Posted in Events, Personal life

All Change!

photo of window with teddies on the windowsill and blossom tree outside
My thoughts on lockdown – and the view from my bedroom window this morning

My column for the April 2020 issue of our community magazine, Hawkesbury Parish News, was written about a week after lockdown started and so included  my initial impressions of the positive changes it might bring to our lives.

As ever, I tried to keep my column lighthearted and upbeat. Now in the fourth week of lockdown, all that I wrote still rings true for me – although I’m not sending anything out in the post, as our precautionary self-isolation due to various health vulnerabilities in our household are precluding the short walk up to the post box at the centre of the village.

Our heroic village post office remains open, however, thanks to Dick, our selfless postmaster, as is the Hawkesbury Stores, our community village shop, aided by dozens of volunteers.

The other difference is that I gave my stash of fancy soaps and hand lotions to an appeal for toiletries for nurses in our local hospital – but the jewel-like blue of my cheap-and-cheerful Pears soap lifts my spirits every time I use it. 

Whatever is changing for you during lockdown, I send you my very best wishes.


The current restrictions, courtesy of Covid-19, are radically changing our lives. Much of these changes may linger post-virus, but, ever the optimist, I can see some good may come of it.

We will have learned to cherish luxury soap. Fancy bars that once ranked as unwanted Christmas gifts are coming into their own as we wash our hands many times a day. So much nicer than the usual squirt of washing-up liquid before I cook tea.

What’s not to love about the translucent glow of Pears’ soap?

We will have nothing but praise for delivery men, from old faithfuls like the milkman and the postman to the anonymous man in a white van. Forget the odd package or pinta left at the wrong house in the past. All will be forgiven. We’ll be happy to see a delivery man at all.

Our houses will be immaculate. With so much time at home, we’re sorting dusty shoeboxes of old photos and alphabetising our CD collections. We’re rearranging our books by author, by size, by topic or by colour – or all four, in turn. When charity shops reopen post-virus, they’ll be swamped with our discarded clutter.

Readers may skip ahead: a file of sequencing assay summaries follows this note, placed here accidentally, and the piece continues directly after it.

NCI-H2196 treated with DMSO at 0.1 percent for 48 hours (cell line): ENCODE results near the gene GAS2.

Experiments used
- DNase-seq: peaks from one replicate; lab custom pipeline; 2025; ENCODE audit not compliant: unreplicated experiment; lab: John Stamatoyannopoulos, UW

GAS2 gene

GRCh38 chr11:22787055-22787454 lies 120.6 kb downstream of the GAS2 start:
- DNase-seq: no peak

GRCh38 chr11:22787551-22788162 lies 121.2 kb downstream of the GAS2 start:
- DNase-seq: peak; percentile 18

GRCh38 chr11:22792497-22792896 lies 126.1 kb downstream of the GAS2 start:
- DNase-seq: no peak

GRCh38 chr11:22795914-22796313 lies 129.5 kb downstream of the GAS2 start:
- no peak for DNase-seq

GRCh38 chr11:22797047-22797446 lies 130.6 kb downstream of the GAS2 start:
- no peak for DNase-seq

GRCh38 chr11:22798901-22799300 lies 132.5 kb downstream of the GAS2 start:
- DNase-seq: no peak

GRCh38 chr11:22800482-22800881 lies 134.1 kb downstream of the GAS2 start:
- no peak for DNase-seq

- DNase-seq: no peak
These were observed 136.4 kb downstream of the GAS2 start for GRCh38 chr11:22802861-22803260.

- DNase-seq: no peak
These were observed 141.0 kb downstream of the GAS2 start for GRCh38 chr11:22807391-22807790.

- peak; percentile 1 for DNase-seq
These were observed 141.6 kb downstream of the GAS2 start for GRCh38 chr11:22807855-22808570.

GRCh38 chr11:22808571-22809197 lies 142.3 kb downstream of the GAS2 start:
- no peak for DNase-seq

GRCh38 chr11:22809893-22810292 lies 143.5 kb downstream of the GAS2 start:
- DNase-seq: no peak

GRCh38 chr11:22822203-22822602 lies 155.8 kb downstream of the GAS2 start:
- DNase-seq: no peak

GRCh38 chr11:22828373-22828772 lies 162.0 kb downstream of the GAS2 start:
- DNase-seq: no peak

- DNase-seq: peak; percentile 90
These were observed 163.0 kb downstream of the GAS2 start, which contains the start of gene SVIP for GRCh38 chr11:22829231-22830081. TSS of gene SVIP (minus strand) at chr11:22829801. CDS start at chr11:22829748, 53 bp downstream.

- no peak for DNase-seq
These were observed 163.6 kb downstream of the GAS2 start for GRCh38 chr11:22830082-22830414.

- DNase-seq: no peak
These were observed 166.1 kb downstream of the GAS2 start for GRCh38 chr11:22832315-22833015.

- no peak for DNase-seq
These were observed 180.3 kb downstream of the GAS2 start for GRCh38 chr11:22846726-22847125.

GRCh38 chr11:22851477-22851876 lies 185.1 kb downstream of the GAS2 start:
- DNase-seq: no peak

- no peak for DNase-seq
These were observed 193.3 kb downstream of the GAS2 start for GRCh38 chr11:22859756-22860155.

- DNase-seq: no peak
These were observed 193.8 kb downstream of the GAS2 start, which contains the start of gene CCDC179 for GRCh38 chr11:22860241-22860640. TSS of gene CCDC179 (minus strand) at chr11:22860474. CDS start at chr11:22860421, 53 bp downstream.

interior shot of tidy walk-in larder
My larder has never been so tidy.

We’ll all have turned into vegetable gardeners. Our natural instinct to Dig for Victory is kicking in. This summer, we’ll no longer complain about a surplus of marrows. We won’t want to waste a speck of food after seeing so many empty supermarket shelves. The Hawkesbury Show 2020 will receive a record number of entries. We might even start our craft entries early, rather than finishing in a frenzy the night before Show Day.

Photo of crab apple tree in full blossom
The promise of apples to come – well, crab apples, anyway, from the most spectacular blossom tree in my back garden. (Plum and apple trees are behind it.)

The old-fashioned habit of sending letters and postcards will enjoy a lasting revival, despite the cost of postage. While the internet helps us connect with our loved ones, it’s much more special to receive a tangible show of affection from afar – well worth the price of a stamp. Bonus point: while we’re writing traditional letters and cards, we’re not frightening ourselves with misinformation online.

Photo of antique post office sign
Funnily enough, my house was once the village post office. (I found this sign in my back garden when I moved in and have since given it pride of place on my kitchen wall.)

With regard to correspondence, the soulless modern sign-offs “Kind regards” and “Best wishes”, or “Best” or even “BW” in abbreviation, will disappear. The evidence in my inbox this week suggests that in future emails and letters will end “Take care and stay well” – a sentiment sent from the sender’s heart.

And that is how I’d like to end this month’s column. Confined to my house as a vulnerable person for health reasons, I’m frustrated not to be out helping fellow villagers, as so many kind parishioners are doing now. I pledge to make up for it once I’m allowed out. You have been warned!

So for now, take care and stay well. This too will pass.

 

 


Special Offers on Escapist Reads to Lift Your Spirits

cover of Best Murder in Show
A fun story set in high summer in a classic English village
cover of Secrets at St Bride's
Mystery and mayhem in an eccentric English boarding school for girls

If you fancy a bit of escapist reading from life under lockdown, you might like to take advantage of two special offers currently running on the ebook editions of the first books in my two series of novels throughout the month of April.

 

The first in my Sophie Sayers Village Mysteries, Best Murder in Show, is currently free to download on all ebook platforms worldwide.
Click here to nab your free copy.

My first St Bride’s School story, Secrets at St Bride’s, is currently reduced to 99p in most stores, including Amazon UK, Kobo, Apple Books and Barnes and Noble. (With apologies to Amazon readers outside of the UK – this promotion is being run by Amazon and is only on my home turf!)
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Author:

English author of warm, witty novels including the popular Sophie Sayers Village Mysteries and the Staffroom at St Bride's School series, both set in the Cotswolds. Founder and director of the Hawkesbury Upton Literature Festival. UK Ambassador for the Alliance of Independent Authors and for the children's reading charity, Read for Good. Public speaker for the Type 1 Diabetes charity JDRF.

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